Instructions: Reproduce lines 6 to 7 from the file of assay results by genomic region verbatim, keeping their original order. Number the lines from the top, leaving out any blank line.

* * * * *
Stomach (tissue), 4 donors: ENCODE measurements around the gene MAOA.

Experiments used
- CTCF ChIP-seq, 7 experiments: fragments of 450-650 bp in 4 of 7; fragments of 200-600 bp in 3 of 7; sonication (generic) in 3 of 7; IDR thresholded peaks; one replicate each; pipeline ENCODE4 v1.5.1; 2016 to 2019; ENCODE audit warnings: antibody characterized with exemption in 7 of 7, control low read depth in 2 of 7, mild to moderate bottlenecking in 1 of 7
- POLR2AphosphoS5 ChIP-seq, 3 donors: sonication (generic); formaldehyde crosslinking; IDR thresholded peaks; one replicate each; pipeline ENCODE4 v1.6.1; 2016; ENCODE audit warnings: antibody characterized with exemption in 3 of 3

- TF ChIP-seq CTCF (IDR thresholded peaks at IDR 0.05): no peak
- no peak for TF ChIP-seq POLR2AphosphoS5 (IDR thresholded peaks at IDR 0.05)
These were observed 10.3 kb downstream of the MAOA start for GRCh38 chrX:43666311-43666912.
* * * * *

- no peak for TF ChIP-seq POLR2AphosphoS5 (IDR thresholded peaks at IDR 0.05)
These were observed 10.3 kb downstream of the MAOA start for GRCh38 chrX:43666311-43666912.